The light switch in my bathroom has been acting oddly the last month. When I flip the switch on, the light turns on, but doesn't stay on. If I wiggle the switch, it will stay on. Sometimes I barely need to touch the switch, sometimes I need to wiggle it for a few moments. I've swapped the light bulbs, it makes no difference. The house is only 11 years old, so the wiring is fairly new. Any ideas? New fuse? New light switch?
Recommendation - Replace the Switch
A light switch is a very simple, but also inexpensive, item. So (a) they shouldn't go bad very often, but (b) replacement is pretty simple.
It is actually quite possible that the problem is not the inside of the switch but rather one of the wires. The wires may be connected via screws (preferred) or through "back-stab" connections. Back-stabs are faster (by a few seconds) than screw terminals, but more prone to bad connections.
If it were me, I would buy a new matching switch - either regular or Decora - matching the existing style & color of your current switch. Make sure it is a regular switch, not a 3-way switch, unless you actually have a 3-way switch (2 switches in different locations that control one set of lights).
Turn off the breaker (you mention "fuse", but on an 11 year old house you should have breakers). WARNING: If the box with the switch also has other switches (e.g., fan) or receptacles, there may be more than one live circuit in the box. So after turning off the circuit for the light, make sure than any other devices (e.g., fan, receptacles) that relate to that box also do not have power. In particular, you may have receptacles on a different circuit from the lights so that a GFCI breaker trip from a bad appliance won't turn out the lights. So make sure there is NO POWER going to the box when you have it open. The pros (and serious amateurs...) may not be as particular about that, but if you are new to this, better safe than sorry.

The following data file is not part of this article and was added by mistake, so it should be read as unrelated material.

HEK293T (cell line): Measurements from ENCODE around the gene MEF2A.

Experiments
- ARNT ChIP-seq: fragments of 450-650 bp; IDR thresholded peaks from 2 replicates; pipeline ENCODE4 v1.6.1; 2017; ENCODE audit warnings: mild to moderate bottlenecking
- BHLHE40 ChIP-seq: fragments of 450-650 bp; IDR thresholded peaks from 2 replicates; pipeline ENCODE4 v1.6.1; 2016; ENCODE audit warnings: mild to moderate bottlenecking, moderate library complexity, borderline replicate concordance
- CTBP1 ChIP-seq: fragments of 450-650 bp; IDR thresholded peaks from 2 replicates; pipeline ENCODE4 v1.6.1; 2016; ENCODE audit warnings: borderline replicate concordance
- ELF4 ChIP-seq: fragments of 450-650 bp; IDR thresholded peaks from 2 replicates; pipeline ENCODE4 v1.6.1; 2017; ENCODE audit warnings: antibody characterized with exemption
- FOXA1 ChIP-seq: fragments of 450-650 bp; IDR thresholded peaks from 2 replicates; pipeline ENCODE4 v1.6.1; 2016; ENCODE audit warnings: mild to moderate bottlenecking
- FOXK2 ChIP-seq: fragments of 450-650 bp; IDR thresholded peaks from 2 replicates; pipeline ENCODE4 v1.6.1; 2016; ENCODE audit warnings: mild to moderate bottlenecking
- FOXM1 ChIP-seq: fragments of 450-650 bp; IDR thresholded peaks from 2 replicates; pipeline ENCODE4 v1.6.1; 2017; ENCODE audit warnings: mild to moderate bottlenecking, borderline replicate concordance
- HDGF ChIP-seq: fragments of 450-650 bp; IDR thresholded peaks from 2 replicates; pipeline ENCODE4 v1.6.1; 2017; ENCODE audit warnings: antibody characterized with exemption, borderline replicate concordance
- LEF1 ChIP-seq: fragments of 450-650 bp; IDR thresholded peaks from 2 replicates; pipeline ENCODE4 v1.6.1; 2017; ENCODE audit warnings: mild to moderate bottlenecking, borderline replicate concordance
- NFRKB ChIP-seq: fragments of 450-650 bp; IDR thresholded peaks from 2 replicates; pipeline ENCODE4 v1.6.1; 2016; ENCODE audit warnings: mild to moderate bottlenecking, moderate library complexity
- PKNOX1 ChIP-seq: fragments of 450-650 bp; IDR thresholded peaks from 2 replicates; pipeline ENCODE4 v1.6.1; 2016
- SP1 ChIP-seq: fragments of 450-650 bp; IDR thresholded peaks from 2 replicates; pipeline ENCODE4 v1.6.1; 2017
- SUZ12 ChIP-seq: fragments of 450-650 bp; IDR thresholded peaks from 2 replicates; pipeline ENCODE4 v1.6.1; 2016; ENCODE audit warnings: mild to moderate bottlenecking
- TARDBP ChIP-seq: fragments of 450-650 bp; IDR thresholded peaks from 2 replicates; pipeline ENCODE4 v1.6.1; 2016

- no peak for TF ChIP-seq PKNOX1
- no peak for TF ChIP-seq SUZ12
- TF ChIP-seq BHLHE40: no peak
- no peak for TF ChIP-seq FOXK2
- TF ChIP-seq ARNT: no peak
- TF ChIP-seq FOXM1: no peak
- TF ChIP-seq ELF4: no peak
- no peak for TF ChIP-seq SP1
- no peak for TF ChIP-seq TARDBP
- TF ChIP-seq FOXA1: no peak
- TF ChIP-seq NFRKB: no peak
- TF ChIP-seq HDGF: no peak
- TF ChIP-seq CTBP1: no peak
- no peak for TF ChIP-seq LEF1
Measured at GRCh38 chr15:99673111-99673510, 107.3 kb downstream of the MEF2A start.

Remove the cover plate. Unscrew and remove the switch. If you have other switches or receptacles in the same junction box, don't mess with them! One thing at a time so you don't get your wires confused.
For an ordinary single switch, you should have 2 regular wires (hot & switched hot) plus a ground wire. There is no functional difference on an ordinary (not dimmer, not timer, not "smart") single switch between the hot & switched hot connectors.
For a 3-way switch, you should have 3 regular wires (hot or switched hot, 2 travelers), plus a ground wire. In this case, it is absolutely critical that you wire things up correctly based on first figuring out which wires are the travelers and connecting to the appropriate screws based on the switch installation instructions. Screw positions may vary between brands/models of switches - e.g., travelers could be on the same side on one switch and on opposite sides (e.g., both top or both bottom) on another switch.
End result - if this is a single switch the whole process should only take a few minutes. If it is a 3-way switch, you may want to read up on that a bit first as it can be confusing.